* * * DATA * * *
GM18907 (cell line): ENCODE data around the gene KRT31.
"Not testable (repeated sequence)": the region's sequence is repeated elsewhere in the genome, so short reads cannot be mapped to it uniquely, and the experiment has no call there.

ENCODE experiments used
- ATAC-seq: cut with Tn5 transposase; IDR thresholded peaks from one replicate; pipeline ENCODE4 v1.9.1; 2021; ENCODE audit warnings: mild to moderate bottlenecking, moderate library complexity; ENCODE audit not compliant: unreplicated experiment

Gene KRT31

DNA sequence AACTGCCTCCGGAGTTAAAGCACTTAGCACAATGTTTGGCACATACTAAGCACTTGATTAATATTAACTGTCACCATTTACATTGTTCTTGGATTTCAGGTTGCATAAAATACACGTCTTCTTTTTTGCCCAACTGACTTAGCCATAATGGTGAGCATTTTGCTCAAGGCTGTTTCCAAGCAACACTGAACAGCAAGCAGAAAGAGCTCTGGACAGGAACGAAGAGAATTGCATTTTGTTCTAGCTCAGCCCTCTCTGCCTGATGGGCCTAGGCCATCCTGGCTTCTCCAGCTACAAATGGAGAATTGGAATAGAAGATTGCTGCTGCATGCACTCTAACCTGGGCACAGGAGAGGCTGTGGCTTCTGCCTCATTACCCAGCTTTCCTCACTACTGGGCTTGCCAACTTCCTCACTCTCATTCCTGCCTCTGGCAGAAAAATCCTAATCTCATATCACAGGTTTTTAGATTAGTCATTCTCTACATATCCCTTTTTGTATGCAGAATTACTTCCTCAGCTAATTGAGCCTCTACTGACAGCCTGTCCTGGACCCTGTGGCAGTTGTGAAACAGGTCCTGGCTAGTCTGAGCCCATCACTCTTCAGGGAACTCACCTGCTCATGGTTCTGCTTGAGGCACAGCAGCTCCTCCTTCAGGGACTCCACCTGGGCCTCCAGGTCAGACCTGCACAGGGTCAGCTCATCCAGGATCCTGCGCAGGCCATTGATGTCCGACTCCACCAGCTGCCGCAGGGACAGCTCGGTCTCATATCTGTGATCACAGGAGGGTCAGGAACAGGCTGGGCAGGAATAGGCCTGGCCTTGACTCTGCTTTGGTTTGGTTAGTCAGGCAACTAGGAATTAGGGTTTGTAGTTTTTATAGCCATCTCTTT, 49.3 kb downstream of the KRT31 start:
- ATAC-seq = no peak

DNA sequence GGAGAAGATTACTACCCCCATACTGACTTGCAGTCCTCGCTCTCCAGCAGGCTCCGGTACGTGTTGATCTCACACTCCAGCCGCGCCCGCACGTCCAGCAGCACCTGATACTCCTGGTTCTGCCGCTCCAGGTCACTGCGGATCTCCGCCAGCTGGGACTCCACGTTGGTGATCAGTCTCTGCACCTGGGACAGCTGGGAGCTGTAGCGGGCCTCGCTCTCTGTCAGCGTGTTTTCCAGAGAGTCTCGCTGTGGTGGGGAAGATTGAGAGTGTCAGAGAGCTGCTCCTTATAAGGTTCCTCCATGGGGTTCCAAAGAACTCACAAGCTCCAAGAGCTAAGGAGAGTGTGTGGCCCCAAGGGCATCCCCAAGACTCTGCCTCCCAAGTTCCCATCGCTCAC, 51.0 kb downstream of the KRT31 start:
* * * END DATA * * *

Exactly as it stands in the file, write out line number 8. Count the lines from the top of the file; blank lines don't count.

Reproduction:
DNA sequence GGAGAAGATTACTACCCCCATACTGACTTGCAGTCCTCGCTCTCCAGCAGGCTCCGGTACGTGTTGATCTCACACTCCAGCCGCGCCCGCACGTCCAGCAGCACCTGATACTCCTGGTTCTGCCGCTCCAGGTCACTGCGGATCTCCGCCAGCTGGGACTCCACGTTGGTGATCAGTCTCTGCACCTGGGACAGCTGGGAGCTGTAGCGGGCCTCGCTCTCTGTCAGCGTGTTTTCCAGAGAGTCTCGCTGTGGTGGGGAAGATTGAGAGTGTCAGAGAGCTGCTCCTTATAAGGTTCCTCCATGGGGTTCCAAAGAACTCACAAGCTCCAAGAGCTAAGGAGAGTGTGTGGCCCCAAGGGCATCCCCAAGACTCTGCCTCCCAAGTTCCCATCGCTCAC, 51.0 kb downstream of the KRT31 start: